Archive for May 2009

The Antique Power Show

Sunday, May 31, 2009

Each engine finds its rhythm,
Developing three-horse, skirt
Of the piston revealed, oil
Everywhere, red flywheel whirling

In the cooled air, rocker arm
letting off the exhaust, magneto
trips, cuss—explosion, connecting
rod hurling to the turn of the internal

combustion, blue and gold Jaeger
cement mixer, 1889, Fuller & Johnson
washing machine, zealous operators
pushing more hours into the day,

dumping gas to make work easier,
fuel forced into valves to shave
shingles, grind corn, gravity fed
to feed the world, iron wheels

on the Fordson tractor, turning,
turning the ground, rain and sun
and single-stroke, pumping clear
water, moving. No stopping us now.

The Secret

Friday, May 15, 2009

“They embrace.  But they do not know the secret
in the poet’s heart.”
Candida, George Bernard Shaw

He left before their lips met, leaping off
the last stair with relief.  The old impulse
to put the night between himself and
certainty returned.  Their ringed vows

of attention and devotion would provide.
They were not looking for love, but
willingness.  But he was hurrying toward
the dark trees.  He knew that later,

when they were asleep, when the last star
has set the night to silence, he would
look up through the dark and the stillness,
and the new moon would whisper something.


Tuesday, May 5, 2009

This is just a rough estimate of what I think
I can do it for, since the apron is cracked
and I can’t tell without digging how far down
the footing goes, if there is one.  Why I’ll do it
I don’t know, except I have to keep everybody
working, and though I have no interest whatsoever
in your homely problem, I’ll start the job next week,
haul away the wall, dig it out, set the forms, then
wait to pour concrete, wait for that to set up,
strip the forms, let it dry, cure the weekend,
then do one step a day for days, like painting
the wall with sky-blue Weld-Crete, then wait for that
to dry before slapping on the scratch coat,
which takes more time to make and clean up
than it does to trowel on, then wait for that to dry
before putting on two more separate coats
of stucco until we reach an inch, hoping all along
that it doesn’t freeze for two days each coat,
and you’ll be wondering what’s taking so long,
and why don’t I just finish, and it’ll look like
nothing got done anyway, and you’ll end up complaining
about a stain on the driveway, or a cracked shingle
where the mixer was within 75’ of the house,
while I wish you never called, or wish again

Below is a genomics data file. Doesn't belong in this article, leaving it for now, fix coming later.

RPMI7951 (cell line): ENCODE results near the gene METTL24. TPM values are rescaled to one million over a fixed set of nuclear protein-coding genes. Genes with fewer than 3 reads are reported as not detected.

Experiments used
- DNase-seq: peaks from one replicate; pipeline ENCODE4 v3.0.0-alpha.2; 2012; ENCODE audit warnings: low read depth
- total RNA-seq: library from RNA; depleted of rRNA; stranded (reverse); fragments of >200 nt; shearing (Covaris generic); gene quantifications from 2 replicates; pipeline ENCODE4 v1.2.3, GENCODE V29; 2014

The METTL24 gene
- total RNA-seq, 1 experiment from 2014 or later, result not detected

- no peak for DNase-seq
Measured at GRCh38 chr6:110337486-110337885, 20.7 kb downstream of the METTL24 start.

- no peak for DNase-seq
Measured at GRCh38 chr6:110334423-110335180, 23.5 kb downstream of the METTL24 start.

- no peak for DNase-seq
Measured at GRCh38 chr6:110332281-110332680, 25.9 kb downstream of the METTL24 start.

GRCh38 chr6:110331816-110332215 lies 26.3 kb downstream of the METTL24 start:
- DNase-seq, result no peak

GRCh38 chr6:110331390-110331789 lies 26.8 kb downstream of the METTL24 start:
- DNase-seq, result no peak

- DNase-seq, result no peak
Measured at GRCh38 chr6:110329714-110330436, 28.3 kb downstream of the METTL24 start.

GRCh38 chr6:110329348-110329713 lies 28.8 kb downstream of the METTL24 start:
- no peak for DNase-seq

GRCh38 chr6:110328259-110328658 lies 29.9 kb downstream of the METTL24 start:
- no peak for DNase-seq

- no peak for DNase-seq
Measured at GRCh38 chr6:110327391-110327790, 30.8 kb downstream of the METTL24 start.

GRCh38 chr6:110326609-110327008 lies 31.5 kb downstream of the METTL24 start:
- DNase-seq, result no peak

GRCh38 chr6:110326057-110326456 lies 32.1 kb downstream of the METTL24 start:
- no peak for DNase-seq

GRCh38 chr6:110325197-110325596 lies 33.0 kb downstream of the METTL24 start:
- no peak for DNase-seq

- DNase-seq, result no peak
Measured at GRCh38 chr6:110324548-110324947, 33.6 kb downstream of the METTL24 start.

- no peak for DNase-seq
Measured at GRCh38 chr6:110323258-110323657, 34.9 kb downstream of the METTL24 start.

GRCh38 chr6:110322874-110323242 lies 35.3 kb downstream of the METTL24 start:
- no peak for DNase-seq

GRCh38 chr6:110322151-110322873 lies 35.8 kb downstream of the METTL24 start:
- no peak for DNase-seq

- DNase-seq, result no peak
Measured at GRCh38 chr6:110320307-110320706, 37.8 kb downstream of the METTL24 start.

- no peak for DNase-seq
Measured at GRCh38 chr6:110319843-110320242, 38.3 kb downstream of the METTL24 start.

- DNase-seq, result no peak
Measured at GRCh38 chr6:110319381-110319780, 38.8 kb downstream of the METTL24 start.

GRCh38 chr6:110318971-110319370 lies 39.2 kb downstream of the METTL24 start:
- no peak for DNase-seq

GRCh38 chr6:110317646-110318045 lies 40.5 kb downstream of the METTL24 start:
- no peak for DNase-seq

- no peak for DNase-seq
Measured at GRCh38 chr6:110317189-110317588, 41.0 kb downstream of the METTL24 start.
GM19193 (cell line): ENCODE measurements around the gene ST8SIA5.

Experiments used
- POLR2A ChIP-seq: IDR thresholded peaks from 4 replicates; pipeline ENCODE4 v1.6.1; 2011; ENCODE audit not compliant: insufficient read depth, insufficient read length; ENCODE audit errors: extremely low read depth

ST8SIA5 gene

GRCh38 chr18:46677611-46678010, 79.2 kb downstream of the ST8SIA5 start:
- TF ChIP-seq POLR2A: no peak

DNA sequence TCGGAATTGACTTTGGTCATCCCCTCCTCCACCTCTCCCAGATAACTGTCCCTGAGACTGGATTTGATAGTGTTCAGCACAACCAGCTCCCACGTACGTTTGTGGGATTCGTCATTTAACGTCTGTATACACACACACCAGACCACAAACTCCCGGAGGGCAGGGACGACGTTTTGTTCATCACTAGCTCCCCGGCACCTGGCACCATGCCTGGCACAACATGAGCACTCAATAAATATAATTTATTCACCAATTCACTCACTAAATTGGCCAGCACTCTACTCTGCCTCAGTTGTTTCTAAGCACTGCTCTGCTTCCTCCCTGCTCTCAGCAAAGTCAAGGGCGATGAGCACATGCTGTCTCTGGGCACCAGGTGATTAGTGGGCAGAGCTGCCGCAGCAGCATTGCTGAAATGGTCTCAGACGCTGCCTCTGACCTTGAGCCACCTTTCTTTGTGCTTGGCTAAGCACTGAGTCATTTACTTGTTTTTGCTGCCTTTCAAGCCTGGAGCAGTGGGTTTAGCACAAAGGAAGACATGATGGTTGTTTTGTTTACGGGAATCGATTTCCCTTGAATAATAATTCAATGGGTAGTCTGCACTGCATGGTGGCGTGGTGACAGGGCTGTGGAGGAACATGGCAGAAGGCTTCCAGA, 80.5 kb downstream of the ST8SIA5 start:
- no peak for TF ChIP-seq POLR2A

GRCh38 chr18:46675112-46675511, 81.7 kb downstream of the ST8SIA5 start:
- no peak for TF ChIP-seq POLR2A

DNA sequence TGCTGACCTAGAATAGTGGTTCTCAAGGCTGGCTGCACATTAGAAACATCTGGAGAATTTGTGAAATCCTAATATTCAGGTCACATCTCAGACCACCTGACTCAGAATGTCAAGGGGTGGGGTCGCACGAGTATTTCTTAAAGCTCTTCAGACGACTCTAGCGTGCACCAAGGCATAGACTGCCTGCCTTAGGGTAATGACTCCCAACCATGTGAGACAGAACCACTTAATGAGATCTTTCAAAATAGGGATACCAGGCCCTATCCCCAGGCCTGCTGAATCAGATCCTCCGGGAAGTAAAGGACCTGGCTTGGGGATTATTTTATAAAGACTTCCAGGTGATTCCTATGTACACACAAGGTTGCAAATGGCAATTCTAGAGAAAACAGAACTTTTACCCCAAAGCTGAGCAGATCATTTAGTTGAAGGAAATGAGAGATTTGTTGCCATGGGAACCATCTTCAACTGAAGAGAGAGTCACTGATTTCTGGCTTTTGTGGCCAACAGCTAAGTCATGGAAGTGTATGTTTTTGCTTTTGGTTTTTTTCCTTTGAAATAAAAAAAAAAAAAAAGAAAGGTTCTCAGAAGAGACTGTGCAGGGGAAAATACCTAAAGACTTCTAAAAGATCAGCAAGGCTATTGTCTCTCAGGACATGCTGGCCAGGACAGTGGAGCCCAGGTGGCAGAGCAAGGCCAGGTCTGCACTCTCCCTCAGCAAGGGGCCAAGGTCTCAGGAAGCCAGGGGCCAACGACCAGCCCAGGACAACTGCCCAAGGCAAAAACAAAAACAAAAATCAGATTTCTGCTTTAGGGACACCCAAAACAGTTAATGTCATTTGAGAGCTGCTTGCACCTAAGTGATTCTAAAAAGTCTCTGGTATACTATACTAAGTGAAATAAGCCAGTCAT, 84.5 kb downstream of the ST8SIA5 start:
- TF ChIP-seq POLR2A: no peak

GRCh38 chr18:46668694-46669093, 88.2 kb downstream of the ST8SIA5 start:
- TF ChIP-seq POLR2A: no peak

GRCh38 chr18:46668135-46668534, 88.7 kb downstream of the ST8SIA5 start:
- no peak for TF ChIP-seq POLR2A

I’d run away from the job and all jobs like it,
because I knew from the beginning it was a losing
situation, where the bill will always be too high
(“. . . a little more than we expected . . . we talked
about.”) a little better than breaking even for me,
if you count the hours going back and forth,
or the days we’d quit early, rather than going back
to a job or starting something new:  to do something
you can’t see—footings four feet down, ½” steel
in an 8” grid, all tied into the existing foundation.

And you’ll be forever finding the time to send
a check, which will include a 15% markup
on materials, which you’ll scream about, which is
supposed to cover overhead and profit in a real business,
but which is really just a way to keep my backyard
filled with chipped brick and wet bags of cement
and mortar that will tear the next time
I’m heading out to do a small job on the weekend,
while you’re placing a full drink down on the wall,
wondering still if it’s really plumb, level, and true,
while the blue pond spreads a shivery trail to the ocean.

PLEASE PAY $900.00 On Account.
“On account of what?”  On account
of only money wets the mix.


Monday, May 4, 2009

John Mayhew, “Minister of the Gospell to the Inhabitants of Tisbury and Chilmark united,” his gravestone states, settled in Chilmark in 1673 at Quenames.

Otter in middle coomb,
seal each morning, tail
of a deer through the woods—

I must begin, I must
begin again each day new
shocks of light in the chest,

the bud opening as it is formed
from nothing, but the gathering
of what continues, bringing

the word of living in the world
beneath this sky, the world,
slide of the spreading wave,

to bring this world, this word.

The world does not need verse
to be astounding—listen,
and seraphim sing the night:

wait, and the world will rhyme
purple from color into quiet,
like the passing of years,

drifting of the clouds, slant
of the ocean, always the ocean—
a place to begin, a place

to renew, raising soil,
harvesting rain: a world to build,
a word to bring, to begin:

at Quenames, the long fish.
Look, soon dawn will break
over those pushed waves,

heave of a new life.

The Middle Line

Monday, May 4, 2009

“A line drawn straight from a great Rock standing by takemie bound to the middle of a line drawn across the island, and so to the pond . . .”
—Dukes Deeds, III, 435

And so to the pond, and so
to each curve and turn
of brook and stream

in the middle line, in the middle,
nowhere, a beginner, a
green man, a new hand,

an apprentice, trying to crack
the heart of the wood,
voice of the stone, center

of an ocean that topples
rocks from dunes, leaning
on the wind, listening.

Tell me about the Christmas
shipwreck again, the schooner
aground, broken slats and crates,

of fresh oranges, wave after
wave of unreal ornaments,
icing on the frozen sand.

Tell me about the violin
again, how you practiced
while your father split kindling

on the ashy hearth.
Tell me about the spring
lambing, how you watched

your mother swing the new
lamb in wild circles, freeing
air channels to the pound

of the ocean, first breath
under whirling skies.